William Kunstler, the late civil rights lawyer, used to brag to his daughters, Emily and Sarah, that he was the only Jew in a youth street gang of Latinos and blacks.
Fueled by the values of his faith, Kunstler later commanded turf far beyond his neighborhood.
“The work that Bill did with the outcasts, the unpopular and the disenfranchised was to be a good Jew, continuing the Jewish tradition of standing up for the underdog,” Emily Kunstler said.
The Kunstler daughters have made a new documentary about their father, “William Kunstler: Disturbing the Universe,” capturing his heroism and contradictions through news footage, home movies and personal reflection.
In a recent interview with the Forward, the two offered their take on how his heritage vaulted their father from private practice to public lightning rod. He represented Martin Luther King Jr. and the Chicago Seven, earning a reputation as a rabble-rouser who could carry freedom in his briefcase. He later defended the infamous, including mob kingpin John Gotti, the so-called Central Park Rapist and the mastermind of the 1993 World Trade Center bombing. Vanity Fair called him the most hated lawyer in America.
Kunstler’s detour, from the vanguard of perceived righteousness to hand-holder of society’s underbelly, stemmed partly from belonging to a persecuted people, according to the filmmakers. Although he never spoke about antisemitism, his daughters are convinced that it steered his outlook.
The documentary chronicles his joining the 1960s anti-segregation crusade in the South as the first step in his radicalization. But his inclination took root in confronting restricted institutions years earlier. When he graduated from Columbia Law School, few opportunities awaited Jewish attorneys at the prestigious “white shoe” firms, Emily said, so he founded a practice with his brother.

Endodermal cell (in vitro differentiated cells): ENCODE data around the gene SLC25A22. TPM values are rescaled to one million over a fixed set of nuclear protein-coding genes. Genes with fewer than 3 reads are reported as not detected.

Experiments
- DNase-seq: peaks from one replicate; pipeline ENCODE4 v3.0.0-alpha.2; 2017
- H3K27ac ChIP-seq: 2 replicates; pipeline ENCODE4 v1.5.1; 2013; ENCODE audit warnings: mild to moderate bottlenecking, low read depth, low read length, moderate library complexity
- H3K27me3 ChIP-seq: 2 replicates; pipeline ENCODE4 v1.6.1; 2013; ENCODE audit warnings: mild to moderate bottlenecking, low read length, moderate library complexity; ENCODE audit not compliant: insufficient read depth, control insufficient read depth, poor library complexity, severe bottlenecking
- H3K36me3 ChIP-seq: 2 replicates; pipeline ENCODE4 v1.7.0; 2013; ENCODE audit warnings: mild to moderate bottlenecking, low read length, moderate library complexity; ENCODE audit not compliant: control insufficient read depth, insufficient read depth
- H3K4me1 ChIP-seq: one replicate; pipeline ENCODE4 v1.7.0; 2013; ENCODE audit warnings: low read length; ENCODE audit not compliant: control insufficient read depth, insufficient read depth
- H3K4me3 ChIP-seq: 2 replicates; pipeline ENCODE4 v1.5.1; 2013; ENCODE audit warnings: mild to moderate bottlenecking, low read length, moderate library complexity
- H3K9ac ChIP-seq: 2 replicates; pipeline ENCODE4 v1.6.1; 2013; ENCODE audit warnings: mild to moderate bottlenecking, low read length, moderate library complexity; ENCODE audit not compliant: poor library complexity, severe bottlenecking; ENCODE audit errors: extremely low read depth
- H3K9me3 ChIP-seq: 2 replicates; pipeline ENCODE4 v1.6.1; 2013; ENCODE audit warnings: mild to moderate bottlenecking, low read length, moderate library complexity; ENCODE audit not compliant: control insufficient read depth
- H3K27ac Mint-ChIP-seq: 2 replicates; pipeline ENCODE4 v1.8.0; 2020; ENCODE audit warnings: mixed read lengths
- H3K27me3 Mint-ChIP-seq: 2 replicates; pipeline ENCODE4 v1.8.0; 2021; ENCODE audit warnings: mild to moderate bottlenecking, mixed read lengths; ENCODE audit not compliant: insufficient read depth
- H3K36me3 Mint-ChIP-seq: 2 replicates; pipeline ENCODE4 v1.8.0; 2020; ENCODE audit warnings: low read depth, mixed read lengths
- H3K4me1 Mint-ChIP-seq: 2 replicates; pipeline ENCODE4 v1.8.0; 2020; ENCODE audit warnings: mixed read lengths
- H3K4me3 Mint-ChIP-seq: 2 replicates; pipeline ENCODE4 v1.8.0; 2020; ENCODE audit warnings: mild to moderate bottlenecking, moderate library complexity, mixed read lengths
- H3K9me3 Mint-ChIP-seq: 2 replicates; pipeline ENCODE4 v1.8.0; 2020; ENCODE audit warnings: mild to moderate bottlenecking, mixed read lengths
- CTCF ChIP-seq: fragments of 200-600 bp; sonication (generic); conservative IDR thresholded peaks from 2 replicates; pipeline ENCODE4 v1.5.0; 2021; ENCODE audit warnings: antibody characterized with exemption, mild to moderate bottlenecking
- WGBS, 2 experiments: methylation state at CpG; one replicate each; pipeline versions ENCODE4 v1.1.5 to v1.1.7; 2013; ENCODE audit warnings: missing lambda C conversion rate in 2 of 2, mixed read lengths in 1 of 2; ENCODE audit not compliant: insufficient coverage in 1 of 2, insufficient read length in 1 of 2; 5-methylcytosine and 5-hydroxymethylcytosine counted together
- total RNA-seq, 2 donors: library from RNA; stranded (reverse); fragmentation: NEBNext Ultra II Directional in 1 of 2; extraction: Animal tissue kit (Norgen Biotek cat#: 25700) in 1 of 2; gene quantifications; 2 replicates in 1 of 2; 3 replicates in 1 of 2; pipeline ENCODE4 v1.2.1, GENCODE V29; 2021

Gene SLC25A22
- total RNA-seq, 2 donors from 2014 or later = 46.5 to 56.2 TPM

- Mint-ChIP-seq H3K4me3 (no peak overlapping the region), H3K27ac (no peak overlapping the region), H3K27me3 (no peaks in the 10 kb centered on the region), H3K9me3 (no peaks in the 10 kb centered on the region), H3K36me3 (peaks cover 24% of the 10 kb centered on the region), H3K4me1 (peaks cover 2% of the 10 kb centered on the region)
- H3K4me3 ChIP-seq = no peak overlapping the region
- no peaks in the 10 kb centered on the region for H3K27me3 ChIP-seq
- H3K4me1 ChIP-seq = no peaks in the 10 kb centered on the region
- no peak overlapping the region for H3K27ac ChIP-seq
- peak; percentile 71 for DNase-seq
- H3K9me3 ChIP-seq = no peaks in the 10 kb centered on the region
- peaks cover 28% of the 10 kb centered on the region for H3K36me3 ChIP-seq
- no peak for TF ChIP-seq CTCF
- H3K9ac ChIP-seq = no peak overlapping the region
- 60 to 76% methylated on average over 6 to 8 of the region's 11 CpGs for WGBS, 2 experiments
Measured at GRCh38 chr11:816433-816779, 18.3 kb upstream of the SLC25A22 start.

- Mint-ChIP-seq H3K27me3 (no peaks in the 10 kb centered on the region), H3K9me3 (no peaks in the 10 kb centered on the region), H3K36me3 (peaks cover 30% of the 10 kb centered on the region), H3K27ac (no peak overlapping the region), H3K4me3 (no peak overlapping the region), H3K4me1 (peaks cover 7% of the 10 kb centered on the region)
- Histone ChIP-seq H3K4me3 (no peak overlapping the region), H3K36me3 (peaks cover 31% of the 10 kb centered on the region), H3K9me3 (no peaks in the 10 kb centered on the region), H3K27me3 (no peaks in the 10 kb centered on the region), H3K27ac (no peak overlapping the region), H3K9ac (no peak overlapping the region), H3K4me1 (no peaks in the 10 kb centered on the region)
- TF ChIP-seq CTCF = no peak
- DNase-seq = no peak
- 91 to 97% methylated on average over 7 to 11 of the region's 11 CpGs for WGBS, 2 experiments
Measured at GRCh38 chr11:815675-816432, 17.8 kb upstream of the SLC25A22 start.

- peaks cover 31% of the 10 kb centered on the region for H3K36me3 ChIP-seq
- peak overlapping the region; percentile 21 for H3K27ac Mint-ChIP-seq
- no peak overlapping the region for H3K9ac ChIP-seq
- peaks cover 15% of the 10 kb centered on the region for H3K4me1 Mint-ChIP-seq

“Being excluded in that way was in a sense liberating,” she continued. “It wasn’t an option to conform in the way it was for non-Jewish lawyers, so it may have been easier for him to make the choice to go south and join the civil rights movement.”
Kunstler grew up in New York City in a secular Jewish household, with German immigrant parents who were eager to assimilate. They celebrated Christmas as well as Jewish holidays.
Questions of faith shadowed him. He became a searcher, his daughters said, a connoisseur of all kinds of ceremonies. He took them to Sikh temples, Muslim mosques, Hindu temples and Catholic churches, “so we could make up our own mind,” Sarah Kunstler said.
The Kunstlers mostly celebrated Jewish holidays with the family of Kunstler’s second wife, Margaret Ratner Kunstler, who was a fellow attorney activist as well as Emily and Sarah’s mother. Margaret pushed Emily and Sarah to embrace Judaism more, and she searched for a local synagogue in Manhattan that did not preach Zionism, her daughters recalled. Meanwhile, their father had found religious sustenance in the Native American belief of the Great Spirit. It was the only theology that he ever seemed to embrace, they said. In 1973, Kunstler, already a polished showman with long hair and a gift for speechifying, arrived in South Dakota to support the American Indian Movement occupying Wounded Knee to demand that the American government honor its treaties.